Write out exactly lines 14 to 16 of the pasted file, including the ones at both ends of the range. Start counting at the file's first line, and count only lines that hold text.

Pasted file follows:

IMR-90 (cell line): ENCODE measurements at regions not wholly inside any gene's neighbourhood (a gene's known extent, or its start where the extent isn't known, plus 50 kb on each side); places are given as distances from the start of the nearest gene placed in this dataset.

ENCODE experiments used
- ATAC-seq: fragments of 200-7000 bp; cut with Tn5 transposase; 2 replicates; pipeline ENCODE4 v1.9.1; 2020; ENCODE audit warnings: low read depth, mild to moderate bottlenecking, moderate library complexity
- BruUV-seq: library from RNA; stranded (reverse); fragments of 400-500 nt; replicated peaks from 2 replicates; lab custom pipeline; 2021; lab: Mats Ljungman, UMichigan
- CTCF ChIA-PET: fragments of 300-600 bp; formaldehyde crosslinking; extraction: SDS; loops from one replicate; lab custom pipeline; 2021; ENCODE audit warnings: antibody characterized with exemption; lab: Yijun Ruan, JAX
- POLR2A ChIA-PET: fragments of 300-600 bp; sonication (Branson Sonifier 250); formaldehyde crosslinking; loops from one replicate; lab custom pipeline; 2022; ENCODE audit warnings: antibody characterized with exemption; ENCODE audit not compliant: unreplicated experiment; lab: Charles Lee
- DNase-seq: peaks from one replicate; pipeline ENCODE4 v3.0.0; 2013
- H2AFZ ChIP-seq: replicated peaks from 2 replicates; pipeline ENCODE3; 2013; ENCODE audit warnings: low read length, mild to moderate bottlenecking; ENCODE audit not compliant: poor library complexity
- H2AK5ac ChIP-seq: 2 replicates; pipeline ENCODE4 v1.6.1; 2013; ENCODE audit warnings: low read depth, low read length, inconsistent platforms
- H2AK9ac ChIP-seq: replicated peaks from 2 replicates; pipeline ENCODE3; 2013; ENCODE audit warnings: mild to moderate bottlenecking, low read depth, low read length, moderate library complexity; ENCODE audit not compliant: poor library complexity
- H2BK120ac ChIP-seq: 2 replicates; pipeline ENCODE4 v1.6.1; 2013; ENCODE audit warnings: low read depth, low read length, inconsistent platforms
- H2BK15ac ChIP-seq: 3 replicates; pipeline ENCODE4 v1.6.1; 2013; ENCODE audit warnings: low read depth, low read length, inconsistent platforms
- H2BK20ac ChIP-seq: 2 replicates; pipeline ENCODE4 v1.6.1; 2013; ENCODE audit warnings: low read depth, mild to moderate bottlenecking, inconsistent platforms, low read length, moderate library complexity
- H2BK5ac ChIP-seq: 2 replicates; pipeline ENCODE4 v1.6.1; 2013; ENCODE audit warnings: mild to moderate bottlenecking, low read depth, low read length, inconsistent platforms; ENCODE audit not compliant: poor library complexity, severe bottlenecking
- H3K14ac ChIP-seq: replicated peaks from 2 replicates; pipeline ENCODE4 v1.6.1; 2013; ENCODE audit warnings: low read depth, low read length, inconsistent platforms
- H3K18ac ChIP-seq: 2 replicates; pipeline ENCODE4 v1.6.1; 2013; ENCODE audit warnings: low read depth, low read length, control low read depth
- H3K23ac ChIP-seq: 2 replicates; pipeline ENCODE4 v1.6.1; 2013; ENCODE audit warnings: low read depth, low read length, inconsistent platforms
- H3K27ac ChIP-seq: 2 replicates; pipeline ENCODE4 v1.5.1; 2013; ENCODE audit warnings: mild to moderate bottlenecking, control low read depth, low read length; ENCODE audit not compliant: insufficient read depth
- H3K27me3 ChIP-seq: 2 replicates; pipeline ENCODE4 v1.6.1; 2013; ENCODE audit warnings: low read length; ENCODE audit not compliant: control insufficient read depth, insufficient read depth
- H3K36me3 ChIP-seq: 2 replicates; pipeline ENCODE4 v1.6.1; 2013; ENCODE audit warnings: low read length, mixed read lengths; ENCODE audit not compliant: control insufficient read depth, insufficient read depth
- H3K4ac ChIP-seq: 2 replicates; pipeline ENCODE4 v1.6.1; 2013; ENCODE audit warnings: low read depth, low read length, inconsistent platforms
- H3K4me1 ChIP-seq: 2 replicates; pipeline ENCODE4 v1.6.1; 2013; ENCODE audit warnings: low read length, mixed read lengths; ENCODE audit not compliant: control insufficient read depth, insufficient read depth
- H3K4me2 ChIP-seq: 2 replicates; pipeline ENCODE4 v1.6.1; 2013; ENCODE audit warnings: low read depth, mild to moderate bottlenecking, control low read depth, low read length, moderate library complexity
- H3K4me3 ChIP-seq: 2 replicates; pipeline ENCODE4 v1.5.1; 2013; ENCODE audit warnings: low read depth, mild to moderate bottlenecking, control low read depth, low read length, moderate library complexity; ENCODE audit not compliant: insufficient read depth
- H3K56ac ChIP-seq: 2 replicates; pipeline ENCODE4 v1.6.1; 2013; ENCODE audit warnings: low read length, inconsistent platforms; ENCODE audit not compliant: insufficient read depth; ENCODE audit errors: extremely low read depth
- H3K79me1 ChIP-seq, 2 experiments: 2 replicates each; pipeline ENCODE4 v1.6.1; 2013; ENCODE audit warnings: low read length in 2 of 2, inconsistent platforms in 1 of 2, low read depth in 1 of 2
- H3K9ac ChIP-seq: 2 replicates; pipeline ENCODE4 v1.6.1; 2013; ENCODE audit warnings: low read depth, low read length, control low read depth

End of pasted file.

- H2BK5ac ChIP-seq: 2 replicates; pipeline ENCODE4 v1.6.1; 2013; ENCODE audit warnings: mild to moderate bottlenecking, low read depth, low read length, inconsistent platforms; ENCODE audit not compliant: poor library complexity, severe bottlenecking
- H3K14ac ChIP-seq: replicated peaks from 2 replicates; pipeline ENCODE4 v1.6.1; 2013; ENCODE audit warnings: low read depth, low read length, inconsistent platforms
- H3K18ac ChIP-seq: 2 replicates; pipeline ENCODE4 v1.6.1; 2013; ENCODE audit warnings: low read depth, low read length, control low read depth